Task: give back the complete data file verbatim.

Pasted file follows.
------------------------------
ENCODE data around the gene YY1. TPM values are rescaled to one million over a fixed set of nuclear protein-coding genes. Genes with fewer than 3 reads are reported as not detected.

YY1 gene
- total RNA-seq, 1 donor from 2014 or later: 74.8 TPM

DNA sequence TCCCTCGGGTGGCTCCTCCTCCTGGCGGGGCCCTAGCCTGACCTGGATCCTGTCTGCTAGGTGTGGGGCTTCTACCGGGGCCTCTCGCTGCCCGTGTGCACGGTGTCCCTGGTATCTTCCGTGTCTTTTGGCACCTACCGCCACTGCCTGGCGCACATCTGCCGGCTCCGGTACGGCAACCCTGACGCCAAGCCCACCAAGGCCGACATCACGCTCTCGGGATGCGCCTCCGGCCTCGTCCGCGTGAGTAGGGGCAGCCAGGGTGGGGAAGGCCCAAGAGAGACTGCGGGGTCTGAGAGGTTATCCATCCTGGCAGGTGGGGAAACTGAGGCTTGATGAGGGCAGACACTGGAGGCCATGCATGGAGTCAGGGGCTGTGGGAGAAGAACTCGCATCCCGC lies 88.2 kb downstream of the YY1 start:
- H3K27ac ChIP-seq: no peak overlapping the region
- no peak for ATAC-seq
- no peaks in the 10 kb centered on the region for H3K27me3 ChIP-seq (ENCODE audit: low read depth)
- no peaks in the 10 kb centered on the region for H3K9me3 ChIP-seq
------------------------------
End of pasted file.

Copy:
ENCODE data around the gene YY1. TPM values are rescaled to one million over a fixed set of nuclear protein-coding genes. Genes with fewer than 3 reads are reported as not detected.

YY1 gene
- total RNA-seq, 1 donor from 2014 or later: 74.8 TPM

DNA sequence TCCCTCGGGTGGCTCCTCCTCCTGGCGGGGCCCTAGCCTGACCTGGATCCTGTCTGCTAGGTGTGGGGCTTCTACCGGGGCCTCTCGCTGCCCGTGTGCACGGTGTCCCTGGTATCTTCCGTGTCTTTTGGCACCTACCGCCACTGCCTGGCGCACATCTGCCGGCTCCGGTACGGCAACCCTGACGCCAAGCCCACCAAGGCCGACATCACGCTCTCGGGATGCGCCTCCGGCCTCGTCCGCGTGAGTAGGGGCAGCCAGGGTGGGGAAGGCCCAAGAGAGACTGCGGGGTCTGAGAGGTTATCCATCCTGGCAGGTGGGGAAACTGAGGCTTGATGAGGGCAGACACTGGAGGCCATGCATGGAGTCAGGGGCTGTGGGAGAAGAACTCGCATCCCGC lies 88.2 kb downstream of the YY1 start:
- H3K27ac ChIP-seq: no peak overlapping the region
- no peak for ATAC-seq
- no peaks in the 10 kb centered on the region for H3K27me3 ChIP-seq (ENCODE audit: low read depth)
- no peaks in the 10 kb centered on the region for H3K9me3 ChIP-seq